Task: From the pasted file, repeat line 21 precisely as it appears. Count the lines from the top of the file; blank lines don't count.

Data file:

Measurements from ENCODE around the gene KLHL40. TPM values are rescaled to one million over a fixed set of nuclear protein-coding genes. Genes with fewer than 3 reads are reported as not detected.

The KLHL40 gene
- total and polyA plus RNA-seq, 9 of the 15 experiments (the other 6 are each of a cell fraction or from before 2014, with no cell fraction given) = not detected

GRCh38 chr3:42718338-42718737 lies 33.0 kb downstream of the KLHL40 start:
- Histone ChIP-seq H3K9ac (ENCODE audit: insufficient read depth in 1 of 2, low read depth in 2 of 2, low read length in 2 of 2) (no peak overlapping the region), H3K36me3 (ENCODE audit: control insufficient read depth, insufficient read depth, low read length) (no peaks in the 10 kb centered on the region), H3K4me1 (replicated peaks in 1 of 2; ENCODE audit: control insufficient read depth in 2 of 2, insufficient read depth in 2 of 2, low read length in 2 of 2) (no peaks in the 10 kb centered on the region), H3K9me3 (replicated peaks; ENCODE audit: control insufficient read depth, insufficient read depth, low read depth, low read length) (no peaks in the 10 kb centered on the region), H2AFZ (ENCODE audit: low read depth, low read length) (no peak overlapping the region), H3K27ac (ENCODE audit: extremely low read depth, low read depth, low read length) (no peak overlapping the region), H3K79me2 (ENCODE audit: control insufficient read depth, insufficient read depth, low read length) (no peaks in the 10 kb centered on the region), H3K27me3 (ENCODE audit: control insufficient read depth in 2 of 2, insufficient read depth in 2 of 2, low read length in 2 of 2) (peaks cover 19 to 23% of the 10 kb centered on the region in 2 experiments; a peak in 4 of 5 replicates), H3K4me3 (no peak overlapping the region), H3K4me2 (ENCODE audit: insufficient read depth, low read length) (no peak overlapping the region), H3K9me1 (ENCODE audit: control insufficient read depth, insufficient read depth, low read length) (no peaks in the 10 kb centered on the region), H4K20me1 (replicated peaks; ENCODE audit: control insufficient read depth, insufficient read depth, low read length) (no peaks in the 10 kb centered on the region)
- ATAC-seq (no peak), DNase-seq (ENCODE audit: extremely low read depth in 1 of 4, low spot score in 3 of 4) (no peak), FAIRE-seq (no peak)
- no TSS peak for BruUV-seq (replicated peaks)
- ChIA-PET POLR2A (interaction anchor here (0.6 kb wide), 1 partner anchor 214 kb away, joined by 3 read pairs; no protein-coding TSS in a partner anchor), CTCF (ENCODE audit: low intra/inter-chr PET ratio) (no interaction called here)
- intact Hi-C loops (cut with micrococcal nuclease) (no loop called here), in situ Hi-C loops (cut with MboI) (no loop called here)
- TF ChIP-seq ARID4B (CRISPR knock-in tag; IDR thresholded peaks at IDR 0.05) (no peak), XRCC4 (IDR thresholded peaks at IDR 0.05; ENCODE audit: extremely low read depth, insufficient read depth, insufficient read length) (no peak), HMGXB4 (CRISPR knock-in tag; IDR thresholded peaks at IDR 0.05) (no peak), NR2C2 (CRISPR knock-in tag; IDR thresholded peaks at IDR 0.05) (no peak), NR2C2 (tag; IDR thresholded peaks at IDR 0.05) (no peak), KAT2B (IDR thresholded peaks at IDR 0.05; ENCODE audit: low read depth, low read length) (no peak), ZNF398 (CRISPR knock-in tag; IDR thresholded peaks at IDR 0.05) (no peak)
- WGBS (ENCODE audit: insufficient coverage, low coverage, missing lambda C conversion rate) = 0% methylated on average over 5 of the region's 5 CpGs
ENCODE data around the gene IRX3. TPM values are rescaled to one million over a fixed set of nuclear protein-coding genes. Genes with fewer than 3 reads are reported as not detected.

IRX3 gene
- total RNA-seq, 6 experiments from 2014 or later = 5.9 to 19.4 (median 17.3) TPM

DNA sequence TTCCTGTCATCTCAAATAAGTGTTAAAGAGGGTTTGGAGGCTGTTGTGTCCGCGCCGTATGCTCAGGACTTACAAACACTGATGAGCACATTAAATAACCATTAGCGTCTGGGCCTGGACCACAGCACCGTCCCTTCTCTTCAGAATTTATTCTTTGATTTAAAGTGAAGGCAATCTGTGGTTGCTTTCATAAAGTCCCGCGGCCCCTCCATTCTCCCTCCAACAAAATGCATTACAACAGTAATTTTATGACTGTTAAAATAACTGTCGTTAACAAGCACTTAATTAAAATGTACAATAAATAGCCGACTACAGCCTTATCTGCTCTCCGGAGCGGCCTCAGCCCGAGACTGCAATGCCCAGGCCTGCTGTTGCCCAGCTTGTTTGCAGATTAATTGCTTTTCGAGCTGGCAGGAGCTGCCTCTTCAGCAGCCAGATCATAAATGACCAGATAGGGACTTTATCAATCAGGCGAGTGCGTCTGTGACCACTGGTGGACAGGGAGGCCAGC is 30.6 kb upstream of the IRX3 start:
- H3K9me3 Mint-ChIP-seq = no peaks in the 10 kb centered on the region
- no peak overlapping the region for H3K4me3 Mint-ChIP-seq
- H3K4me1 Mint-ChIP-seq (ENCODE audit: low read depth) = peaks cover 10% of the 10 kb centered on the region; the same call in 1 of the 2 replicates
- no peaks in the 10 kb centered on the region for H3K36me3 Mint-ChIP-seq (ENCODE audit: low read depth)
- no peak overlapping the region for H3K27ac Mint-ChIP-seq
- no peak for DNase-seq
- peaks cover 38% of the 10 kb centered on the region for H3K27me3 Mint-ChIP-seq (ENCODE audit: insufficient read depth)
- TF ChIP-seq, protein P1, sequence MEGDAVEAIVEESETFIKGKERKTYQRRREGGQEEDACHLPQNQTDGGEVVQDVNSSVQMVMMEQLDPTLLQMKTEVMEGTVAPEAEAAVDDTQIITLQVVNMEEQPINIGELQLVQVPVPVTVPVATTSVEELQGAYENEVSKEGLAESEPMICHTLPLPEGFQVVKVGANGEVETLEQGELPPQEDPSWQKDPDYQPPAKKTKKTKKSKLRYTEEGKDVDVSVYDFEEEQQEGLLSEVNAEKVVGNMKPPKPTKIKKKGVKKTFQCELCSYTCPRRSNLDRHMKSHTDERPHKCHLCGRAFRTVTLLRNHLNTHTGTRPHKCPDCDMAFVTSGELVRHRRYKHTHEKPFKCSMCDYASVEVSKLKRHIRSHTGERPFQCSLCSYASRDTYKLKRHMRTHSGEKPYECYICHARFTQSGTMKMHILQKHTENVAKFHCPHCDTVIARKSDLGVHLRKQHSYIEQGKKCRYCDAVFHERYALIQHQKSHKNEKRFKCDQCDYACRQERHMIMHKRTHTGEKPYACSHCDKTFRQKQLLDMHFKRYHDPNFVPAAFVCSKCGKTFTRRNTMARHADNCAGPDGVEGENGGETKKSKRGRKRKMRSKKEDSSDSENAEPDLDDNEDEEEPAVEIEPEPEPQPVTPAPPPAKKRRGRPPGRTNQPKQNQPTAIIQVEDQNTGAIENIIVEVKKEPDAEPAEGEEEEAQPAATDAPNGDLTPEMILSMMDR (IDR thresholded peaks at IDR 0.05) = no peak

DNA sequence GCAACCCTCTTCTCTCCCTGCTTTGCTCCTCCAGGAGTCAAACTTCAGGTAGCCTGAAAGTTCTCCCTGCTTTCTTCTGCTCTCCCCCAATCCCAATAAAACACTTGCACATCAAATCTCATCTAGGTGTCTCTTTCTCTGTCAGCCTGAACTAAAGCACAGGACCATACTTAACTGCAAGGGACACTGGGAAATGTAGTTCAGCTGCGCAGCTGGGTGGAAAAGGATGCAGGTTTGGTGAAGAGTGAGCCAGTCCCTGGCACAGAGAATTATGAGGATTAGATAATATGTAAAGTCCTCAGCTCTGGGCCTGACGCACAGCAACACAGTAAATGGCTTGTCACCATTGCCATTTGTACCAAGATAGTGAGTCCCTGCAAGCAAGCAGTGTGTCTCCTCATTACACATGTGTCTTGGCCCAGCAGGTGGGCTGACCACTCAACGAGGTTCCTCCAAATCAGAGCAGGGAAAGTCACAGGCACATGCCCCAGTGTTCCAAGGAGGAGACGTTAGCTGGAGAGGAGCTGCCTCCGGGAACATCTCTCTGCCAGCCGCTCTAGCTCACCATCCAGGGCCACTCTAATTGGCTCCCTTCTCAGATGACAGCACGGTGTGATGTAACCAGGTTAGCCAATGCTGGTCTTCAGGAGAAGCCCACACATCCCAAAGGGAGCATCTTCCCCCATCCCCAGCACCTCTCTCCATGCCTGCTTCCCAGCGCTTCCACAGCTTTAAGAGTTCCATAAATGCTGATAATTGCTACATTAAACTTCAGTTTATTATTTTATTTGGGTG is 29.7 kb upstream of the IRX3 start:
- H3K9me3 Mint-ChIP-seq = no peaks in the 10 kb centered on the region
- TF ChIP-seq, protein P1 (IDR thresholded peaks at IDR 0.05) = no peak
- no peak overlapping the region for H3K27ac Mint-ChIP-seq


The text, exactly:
- no peak for DNase-seq